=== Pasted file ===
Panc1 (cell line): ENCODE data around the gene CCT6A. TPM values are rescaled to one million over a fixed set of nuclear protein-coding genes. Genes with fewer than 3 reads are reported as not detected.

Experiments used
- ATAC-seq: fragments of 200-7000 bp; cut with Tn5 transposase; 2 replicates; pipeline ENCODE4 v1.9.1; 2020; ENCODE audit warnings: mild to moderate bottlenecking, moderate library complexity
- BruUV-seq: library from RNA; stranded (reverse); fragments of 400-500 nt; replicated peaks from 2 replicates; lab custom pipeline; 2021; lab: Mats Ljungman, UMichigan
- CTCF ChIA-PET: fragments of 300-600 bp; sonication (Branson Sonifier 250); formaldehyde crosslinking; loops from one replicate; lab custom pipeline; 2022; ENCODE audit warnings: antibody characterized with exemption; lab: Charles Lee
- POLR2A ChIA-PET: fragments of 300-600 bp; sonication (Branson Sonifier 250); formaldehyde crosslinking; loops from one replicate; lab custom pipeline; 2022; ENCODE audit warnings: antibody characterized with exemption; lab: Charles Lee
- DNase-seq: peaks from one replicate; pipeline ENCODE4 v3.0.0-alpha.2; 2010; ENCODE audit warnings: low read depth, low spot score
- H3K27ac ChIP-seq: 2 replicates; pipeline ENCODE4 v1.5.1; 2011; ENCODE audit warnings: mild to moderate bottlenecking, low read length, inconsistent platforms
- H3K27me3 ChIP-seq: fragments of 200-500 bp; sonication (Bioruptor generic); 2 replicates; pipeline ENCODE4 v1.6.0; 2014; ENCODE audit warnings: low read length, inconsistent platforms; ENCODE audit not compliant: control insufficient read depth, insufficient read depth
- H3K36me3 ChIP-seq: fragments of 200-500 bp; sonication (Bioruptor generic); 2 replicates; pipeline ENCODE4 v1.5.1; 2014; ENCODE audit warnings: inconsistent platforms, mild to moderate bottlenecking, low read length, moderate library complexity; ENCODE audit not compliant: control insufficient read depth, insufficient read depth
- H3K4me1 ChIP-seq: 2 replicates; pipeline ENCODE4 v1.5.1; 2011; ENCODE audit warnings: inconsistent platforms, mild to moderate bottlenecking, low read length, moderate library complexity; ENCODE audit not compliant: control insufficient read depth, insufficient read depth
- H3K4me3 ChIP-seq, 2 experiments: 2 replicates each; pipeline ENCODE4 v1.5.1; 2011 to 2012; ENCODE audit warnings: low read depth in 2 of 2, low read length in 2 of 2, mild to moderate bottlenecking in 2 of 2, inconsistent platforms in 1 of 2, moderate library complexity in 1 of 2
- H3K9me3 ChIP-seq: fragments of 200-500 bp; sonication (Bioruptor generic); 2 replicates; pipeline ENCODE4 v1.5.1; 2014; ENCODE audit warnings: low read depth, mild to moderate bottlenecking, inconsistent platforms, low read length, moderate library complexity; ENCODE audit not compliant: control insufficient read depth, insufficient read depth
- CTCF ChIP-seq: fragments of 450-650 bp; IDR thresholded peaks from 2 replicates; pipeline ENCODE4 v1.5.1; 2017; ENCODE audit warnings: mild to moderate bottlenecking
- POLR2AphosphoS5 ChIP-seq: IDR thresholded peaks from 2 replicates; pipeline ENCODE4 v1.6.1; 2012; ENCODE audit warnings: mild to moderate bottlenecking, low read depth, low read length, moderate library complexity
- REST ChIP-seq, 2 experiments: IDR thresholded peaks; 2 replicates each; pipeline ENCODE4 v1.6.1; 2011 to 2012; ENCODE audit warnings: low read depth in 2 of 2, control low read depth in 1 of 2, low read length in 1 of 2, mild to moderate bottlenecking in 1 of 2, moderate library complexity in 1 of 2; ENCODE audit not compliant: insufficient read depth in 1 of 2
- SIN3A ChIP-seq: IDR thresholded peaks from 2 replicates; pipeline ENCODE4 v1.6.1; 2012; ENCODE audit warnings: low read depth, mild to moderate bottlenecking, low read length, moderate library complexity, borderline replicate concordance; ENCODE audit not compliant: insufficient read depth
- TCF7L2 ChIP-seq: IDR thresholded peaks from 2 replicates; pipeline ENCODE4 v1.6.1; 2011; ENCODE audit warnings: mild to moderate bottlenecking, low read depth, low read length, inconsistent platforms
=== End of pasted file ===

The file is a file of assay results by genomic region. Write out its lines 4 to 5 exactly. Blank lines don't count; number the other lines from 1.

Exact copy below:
- BruUV-seq: library from RNA; stranded (reverse); fragments of 400-500 nt; replicated peaks from 2 replicates; lab custom pipeline; 2021; lab: Mats Ljungman, UMichigan
- CTCF ChIA-PET: fragments of 300-600 bp; sonication (Branson Sonifier 250); formaldehyde crosslinking; loops from one replicate; lab custom pipeline; 2022; ENCODE audit warnings: antibody characterized with exemption; lab: Charles Lee